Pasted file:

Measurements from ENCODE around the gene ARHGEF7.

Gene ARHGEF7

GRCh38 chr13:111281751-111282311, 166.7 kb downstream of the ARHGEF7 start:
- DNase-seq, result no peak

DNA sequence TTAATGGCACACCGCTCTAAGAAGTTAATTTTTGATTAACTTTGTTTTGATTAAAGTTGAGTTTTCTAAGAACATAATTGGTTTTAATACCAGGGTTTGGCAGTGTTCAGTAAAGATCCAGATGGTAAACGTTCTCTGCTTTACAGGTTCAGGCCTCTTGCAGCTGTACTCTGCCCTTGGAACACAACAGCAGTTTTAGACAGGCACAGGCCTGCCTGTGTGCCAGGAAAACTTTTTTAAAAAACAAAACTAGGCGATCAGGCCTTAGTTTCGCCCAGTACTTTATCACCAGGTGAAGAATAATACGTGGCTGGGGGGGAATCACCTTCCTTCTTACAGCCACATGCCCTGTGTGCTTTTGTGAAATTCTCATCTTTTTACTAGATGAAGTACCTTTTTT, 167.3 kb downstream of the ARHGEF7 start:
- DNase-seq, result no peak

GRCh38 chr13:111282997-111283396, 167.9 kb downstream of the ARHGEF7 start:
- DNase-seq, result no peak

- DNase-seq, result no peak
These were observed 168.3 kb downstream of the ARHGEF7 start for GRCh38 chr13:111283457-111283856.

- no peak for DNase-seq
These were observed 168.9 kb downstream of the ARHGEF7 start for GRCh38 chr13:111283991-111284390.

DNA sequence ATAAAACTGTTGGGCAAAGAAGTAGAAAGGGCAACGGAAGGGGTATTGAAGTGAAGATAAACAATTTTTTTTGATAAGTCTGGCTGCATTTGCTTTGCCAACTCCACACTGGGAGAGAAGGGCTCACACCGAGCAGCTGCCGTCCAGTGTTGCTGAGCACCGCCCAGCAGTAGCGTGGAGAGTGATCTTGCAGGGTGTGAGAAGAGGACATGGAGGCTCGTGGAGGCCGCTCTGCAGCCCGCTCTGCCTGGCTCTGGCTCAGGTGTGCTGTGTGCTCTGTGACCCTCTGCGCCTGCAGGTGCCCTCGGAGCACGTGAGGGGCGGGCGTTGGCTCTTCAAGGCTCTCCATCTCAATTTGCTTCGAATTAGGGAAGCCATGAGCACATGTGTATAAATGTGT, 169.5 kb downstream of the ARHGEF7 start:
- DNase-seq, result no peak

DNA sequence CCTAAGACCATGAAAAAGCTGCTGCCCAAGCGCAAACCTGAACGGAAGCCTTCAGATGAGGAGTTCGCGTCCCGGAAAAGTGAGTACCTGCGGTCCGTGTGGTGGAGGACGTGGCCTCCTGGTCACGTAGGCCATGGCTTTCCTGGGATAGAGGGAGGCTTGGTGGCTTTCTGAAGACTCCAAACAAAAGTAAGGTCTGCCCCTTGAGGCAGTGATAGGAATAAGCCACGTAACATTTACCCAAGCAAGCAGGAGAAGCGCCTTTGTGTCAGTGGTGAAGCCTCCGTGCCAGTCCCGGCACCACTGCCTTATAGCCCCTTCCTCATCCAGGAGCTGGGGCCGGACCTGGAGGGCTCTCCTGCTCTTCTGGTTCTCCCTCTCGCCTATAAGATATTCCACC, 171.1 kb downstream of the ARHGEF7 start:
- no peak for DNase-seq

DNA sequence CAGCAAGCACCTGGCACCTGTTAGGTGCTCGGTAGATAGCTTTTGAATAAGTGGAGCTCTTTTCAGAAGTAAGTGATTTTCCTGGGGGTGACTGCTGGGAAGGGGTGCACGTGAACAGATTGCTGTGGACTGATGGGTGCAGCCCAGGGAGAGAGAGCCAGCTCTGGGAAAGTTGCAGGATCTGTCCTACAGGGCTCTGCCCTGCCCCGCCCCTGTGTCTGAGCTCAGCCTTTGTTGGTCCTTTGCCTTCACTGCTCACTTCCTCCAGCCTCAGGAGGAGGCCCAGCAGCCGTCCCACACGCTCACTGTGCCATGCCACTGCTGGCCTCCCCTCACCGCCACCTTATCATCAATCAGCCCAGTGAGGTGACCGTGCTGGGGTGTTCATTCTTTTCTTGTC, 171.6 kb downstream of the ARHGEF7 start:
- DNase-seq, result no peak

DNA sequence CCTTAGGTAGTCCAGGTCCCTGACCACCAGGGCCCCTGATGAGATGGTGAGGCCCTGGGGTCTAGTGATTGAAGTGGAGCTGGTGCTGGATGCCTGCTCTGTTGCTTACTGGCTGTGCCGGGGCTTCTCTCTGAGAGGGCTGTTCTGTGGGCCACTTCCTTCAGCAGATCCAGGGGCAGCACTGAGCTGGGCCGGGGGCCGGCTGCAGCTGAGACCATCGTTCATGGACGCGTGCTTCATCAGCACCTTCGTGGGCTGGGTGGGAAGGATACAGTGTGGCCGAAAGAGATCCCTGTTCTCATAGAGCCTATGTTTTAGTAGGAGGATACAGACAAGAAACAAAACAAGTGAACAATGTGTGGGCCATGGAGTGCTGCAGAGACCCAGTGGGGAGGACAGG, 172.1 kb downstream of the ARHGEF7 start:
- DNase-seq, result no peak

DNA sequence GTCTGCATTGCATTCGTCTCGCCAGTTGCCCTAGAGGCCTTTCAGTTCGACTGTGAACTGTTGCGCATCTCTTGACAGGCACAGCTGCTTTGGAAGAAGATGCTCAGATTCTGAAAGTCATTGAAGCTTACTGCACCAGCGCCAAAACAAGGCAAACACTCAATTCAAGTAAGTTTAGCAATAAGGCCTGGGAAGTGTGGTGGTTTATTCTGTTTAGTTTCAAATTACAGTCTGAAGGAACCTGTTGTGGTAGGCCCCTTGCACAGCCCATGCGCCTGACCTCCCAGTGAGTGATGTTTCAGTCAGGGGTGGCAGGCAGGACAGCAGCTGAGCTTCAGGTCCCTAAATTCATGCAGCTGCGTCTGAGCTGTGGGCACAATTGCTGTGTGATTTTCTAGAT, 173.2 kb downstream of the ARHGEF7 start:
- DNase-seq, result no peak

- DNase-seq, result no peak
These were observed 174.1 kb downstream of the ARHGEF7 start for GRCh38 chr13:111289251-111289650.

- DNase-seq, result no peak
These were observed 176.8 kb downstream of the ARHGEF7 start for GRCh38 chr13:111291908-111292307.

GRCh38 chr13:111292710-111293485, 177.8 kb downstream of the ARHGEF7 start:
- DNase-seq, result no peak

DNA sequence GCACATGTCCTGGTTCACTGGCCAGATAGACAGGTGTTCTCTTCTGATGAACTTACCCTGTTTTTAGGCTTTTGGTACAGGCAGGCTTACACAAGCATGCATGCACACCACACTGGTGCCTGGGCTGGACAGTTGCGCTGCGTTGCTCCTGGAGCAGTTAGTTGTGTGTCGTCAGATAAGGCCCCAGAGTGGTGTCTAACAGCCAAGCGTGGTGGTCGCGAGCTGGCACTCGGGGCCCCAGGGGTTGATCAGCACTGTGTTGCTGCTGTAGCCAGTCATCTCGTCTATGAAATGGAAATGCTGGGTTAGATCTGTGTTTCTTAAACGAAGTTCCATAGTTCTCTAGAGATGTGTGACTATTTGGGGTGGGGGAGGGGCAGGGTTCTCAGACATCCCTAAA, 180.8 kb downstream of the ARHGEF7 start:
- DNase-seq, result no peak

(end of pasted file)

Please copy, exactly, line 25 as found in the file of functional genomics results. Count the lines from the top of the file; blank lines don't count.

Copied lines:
- DNase-seq, result no peak